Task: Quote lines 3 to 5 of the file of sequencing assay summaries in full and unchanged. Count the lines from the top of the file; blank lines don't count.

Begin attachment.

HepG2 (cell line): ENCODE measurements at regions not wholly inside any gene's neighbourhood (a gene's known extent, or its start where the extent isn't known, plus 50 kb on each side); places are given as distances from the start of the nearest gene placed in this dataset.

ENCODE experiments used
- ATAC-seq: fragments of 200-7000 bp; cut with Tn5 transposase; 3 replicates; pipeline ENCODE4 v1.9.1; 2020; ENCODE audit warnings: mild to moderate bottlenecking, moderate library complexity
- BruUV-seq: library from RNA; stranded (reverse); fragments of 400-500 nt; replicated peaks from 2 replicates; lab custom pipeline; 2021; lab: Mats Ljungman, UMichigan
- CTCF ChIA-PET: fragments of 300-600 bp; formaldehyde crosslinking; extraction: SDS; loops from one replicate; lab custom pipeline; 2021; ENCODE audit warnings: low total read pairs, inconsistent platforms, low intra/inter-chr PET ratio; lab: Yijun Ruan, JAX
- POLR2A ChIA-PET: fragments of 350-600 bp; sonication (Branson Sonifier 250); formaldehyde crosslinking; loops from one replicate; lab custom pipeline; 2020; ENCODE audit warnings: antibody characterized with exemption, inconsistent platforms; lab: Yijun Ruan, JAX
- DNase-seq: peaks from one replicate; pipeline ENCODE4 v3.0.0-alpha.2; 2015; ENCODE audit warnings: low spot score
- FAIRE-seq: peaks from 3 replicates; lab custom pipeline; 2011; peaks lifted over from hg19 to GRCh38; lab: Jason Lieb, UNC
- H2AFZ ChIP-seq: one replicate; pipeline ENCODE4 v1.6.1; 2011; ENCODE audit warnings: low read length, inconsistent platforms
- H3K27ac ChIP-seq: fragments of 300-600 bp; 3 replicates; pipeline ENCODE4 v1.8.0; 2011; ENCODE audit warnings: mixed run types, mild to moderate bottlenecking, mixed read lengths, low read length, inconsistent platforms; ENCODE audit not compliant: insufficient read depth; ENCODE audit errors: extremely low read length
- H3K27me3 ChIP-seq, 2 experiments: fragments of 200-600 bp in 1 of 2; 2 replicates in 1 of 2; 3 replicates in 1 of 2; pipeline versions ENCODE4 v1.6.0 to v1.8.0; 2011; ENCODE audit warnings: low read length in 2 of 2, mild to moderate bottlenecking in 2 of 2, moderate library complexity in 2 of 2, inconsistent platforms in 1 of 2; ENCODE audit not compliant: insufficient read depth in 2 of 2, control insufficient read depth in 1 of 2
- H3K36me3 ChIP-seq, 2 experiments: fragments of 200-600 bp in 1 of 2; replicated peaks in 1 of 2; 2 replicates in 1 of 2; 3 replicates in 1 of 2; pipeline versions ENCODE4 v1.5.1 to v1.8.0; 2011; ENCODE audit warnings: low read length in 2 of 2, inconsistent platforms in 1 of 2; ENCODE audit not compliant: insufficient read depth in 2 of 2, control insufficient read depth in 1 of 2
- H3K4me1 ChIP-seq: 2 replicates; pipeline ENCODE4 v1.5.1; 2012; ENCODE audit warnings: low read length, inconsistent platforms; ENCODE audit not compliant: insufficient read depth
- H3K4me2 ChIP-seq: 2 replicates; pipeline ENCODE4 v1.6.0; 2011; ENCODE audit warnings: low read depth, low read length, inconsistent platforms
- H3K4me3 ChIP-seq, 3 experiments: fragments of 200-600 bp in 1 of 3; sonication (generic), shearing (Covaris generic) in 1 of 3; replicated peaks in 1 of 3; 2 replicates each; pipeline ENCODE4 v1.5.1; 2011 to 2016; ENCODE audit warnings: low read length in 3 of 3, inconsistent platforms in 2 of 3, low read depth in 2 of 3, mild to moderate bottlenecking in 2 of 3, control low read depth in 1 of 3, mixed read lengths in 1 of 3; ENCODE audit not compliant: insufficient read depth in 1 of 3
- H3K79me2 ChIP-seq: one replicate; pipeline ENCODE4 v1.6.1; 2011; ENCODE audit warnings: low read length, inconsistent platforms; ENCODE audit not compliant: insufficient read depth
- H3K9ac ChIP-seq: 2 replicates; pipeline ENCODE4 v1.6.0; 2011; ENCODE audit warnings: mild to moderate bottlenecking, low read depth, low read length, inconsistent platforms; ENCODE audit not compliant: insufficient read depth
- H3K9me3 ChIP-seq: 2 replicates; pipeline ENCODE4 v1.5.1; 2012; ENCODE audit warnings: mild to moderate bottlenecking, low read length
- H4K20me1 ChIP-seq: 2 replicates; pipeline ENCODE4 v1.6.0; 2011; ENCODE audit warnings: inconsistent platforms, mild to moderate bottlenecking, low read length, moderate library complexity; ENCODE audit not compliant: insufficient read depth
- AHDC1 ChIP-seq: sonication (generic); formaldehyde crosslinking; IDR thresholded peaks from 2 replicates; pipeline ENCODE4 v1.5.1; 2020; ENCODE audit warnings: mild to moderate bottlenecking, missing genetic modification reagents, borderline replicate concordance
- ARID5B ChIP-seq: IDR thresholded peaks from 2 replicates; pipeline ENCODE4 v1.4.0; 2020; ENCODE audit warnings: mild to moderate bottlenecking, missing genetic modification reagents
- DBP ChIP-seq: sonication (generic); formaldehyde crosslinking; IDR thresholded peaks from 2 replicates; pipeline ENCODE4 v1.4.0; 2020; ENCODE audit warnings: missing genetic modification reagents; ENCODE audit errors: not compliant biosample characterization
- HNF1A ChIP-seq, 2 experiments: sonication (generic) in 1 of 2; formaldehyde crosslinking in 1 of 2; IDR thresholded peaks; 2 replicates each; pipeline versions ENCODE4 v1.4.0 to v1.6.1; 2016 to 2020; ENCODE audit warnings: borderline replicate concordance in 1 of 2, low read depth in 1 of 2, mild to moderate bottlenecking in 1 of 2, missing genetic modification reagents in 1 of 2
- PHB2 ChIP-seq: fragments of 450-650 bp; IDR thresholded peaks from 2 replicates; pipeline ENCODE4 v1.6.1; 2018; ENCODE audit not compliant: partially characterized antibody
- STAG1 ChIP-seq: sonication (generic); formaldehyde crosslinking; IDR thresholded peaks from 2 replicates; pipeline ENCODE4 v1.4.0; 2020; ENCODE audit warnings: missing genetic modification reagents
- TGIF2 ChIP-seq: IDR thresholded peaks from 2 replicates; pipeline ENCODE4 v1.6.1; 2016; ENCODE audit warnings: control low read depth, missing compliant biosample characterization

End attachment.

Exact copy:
- ATAC-seq: fragments of 200-7000 bp; cut with Tn5 transposase; 3 replicates; pipeline ENCODE4 v1.9.1; 2020; ENCODE audit warnings: mild to moderate bottlenecking, moderate library complexity
- BruUV-seq: library from RNA; stranded (reverse); fragments of 400-500 nt; replicated peaks from 2 replicates; lab custom pipeline; 2021; lab: Mats Ljungman, UMichigan
- CTCF ChIA-PET: fragments of 300-600 bp; formaldehyde crosslinking; extraction: SDS; loops from one replicate; lab custom pipeline; 2021; ENCODE audit warnings: low total read pairs, inconsistent platforms, low intra/inter-chr PET ratio; lab: Yijun Ruan, JAX